Professionally I have worked in the computer software industry since 1975, almost exclusively in the IBM mainframe world. I started on an IBM 360 Model 50, then a 370 Model 138, 3031, 3033, and so on up to the current generation of mainframes. I've beem a computer operator, CICS systems programmer, production support manager, applications programmer, and have had several other jobs on the mainframe along the way.
I've worked for a bank, an insurance company, and a couple of contract companies but for most of my career I have worked for software companies.
Currently I do software development and support for SAS (formerly SAS Institute). When I started at SAS in 1996 I provided technical support for the SYSTEM 2000 Database Management Software but now I do development and support for SAS Fraud Management.
I used to write software for my own use but I don't really do that any more. I wrote a packet radio terminal program (remember packet radio?) for the Atari 800 and I wrote a control program for my Ten Tec RX-320 receiver that ran on Palm OS PDAs. My favorite programming language is REXX which started out as a scripting language for VM/CMS. Now it runs under z/OS as well as DOS, Windows, Linux, and I think even on Apple computers.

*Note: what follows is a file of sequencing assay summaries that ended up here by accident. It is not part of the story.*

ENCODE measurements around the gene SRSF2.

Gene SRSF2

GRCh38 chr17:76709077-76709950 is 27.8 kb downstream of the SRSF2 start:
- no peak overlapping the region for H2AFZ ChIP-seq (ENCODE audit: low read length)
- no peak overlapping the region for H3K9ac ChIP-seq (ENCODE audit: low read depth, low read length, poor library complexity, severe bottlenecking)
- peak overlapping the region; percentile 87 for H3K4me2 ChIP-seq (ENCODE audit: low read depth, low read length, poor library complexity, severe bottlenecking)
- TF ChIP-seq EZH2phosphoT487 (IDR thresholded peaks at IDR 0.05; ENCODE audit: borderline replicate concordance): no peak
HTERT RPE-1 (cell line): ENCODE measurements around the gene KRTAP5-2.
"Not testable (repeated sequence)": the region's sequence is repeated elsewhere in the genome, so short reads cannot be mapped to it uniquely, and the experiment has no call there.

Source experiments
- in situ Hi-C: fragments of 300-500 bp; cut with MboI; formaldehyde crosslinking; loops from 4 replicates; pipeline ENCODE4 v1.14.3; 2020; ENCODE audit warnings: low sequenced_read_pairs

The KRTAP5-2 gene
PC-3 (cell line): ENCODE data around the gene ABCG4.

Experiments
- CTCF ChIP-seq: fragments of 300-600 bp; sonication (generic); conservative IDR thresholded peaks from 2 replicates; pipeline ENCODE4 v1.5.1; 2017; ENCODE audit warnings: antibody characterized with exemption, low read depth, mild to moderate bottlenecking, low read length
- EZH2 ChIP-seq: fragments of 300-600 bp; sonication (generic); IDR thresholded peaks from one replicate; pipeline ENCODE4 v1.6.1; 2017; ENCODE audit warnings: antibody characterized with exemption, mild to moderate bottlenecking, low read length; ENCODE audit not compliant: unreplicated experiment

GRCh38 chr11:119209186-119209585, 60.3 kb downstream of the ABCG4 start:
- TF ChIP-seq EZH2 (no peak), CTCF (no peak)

The extent of my software coding for personal use these days limited to writing small SAS programs to produce various reports from the Logic 9 software log database. I also write utility software on the mainframe for my own use using ISPF, REXX, COBOL, and SAS and sometimes a little assembler language code where needed.